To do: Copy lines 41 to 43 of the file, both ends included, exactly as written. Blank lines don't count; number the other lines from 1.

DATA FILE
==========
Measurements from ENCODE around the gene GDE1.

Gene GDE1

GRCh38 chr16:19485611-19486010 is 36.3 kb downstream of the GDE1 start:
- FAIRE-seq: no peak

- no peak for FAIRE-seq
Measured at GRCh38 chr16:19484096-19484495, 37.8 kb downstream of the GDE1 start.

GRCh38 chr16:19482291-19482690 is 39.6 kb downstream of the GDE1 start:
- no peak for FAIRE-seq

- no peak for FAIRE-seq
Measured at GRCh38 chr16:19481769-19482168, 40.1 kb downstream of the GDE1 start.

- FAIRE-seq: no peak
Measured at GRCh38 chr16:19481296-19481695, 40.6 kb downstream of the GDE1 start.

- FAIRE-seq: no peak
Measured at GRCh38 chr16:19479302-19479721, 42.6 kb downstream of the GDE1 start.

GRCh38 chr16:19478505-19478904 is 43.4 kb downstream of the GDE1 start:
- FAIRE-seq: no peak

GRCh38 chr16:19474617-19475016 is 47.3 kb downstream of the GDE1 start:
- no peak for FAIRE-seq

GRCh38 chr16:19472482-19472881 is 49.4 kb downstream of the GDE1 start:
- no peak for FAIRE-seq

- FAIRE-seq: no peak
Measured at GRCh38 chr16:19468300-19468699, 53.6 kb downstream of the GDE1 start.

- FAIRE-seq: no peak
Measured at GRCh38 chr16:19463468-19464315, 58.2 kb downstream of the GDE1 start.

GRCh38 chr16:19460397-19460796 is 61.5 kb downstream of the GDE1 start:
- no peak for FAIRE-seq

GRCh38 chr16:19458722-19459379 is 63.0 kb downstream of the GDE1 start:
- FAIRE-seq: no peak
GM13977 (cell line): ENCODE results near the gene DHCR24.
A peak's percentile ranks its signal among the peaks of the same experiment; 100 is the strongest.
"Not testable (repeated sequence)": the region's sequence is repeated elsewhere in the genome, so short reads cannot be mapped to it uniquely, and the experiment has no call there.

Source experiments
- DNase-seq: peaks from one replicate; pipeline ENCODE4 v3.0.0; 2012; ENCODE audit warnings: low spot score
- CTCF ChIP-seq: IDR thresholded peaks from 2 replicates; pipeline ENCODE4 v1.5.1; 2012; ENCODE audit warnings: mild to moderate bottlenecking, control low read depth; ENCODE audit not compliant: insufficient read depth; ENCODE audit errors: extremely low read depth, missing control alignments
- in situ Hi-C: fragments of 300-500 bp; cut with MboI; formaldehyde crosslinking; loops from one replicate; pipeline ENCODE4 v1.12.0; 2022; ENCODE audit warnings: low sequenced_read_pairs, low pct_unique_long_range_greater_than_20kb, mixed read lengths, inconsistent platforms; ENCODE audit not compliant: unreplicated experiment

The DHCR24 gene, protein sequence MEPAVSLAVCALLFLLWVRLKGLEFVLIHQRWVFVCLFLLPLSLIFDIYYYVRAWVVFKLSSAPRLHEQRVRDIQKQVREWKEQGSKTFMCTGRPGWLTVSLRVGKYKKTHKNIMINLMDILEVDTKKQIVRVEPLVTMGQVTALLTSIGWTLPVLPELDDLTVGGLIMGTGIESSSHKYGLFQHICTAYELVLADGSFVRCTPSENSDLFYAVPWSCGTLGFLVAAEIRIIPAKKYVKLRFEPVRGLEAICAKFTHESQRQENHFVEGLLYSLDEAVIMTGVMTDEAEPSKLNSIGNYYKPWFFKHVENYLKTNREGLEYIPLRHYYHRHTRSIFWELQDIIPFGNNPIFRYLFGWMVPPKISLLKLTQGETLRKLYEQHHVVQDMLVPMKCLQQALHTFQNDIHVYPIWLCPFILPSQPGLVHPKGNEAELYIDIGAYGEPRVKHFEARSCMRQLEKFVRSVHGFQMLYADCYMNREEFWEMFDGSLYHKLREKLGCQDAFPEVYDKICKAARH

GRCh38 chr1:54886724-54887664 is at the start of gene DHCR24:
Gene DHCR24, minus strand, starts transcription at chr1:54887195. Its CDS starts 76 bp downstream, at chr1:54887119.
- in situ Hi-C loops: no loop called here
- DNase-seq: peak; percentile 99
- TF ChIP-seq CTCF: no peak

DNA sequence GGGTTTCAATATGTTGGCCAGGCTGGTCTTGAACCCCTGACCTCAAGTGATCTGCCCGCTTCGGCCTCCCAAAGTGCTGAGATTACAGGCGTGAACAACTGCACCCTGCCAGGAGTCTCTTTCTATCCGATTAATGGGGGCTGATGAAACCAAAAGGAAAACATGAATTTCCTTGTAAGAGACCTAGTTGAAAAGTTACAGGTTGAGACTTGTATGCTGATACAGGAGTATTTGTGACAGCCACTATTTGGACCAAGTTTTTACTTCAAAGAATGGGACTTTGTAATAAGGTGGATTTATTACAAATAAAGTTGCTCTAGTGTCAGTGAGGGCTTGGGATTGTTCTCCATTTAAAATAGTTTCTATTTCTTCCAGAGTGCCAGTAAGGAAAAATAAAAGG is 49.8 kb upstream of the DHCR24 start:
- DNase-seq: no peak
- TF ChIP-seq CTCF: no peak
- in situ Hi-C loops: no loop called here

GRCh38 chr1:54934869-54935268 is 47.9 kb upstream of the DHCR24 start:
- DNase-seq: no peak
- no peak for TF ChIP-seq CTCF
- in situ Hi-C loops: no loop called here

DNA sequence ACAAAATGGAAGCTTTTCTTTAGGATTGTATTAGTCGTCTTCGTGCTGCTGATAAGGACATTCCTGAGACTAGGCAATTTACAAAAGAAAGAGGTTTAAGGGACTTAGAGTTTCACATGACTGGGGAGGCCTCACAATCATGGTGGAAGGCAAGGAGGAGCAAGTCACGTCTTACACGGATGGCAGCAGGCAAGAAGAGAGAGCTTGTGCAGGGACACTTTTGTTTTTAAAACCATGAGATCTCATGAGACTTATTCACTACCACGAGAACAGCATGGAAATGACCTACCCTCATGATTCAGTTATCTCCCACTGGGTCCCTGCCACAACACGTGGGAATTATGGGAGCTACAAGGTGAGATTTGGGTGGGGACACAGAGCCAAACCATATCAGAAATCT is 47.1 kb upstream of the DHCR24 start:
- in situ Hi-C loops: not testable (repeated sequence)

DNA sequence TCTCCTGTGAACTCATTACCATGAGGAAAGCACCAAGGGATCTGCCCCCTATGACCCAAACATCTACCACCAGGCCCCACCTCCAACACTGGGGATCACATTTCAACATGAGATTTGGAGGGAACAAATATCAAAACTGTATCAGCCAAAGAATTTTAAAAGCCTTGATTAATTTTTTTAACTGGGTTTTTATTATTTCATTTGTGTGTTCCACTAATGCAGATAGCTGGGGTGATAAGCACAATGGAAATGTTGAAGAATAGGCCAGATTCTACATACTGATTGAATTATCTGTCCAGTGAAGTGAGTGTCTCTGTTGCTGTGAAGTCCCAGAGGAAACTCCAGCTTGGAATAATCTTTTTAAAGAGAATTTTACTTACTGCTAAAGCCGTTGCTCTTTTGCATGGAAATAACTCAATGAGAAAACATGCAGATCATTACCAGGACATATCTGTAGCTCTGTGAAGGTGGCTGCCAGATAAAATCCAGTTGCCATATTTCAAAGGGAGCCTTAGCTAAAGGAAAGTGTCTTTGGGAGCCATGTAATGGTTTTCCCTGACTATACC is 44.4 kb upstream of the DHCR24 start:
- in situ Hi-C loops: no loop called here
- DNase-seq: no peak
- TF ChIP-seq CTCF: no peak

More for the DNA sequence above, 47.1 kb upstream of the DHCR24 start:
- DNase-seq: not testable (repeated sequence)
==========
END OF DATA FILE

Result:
- TF ChIP-seq CTCF: no peak

DNA sequence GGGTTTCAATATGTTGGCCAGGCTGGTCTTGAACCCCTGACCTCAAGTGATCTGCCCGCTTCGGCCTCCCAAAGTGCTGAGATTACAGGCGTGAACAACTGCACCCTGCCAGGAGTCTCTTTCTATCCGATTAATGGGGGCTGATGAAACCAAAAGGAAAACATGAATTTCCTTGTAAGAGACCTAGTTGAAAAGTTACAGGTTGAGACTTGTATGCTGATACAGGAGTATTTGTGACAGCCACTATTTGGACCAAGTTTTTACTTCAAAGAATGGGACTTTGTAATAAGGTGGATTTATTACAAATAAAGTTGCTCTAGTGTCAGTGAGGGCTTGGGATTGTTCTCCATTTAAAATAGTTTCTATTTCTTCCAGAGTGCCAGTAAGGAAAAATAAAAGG is 49.8 kb upstream of the DHCR24 start:
- DNase-seq: no peak